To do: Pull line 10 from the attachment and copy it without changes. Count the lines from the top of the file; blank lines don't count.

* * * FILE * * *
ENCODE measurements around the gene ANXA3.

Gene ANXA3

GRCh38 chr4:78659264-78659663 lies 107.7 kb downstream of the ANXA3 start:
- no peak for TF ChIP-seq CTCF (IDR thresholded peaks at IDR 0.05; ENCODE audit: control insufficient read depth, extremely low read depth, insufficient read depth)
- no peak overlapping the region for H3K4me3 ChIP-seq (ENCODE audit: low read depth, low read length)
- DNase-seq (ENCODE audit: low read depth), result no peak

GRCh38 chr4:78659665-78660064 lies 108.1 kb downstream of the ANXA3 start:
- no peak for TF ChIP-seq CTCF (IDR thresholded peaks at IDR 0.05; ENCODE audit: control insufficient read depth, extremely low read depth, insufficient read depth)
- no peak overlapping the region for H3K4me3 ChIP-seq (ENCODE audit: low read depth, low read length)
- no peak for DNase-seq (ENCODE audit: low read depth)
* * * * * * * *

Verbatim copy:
- no peak for DNase-seq (ENCODE audit: low read depth)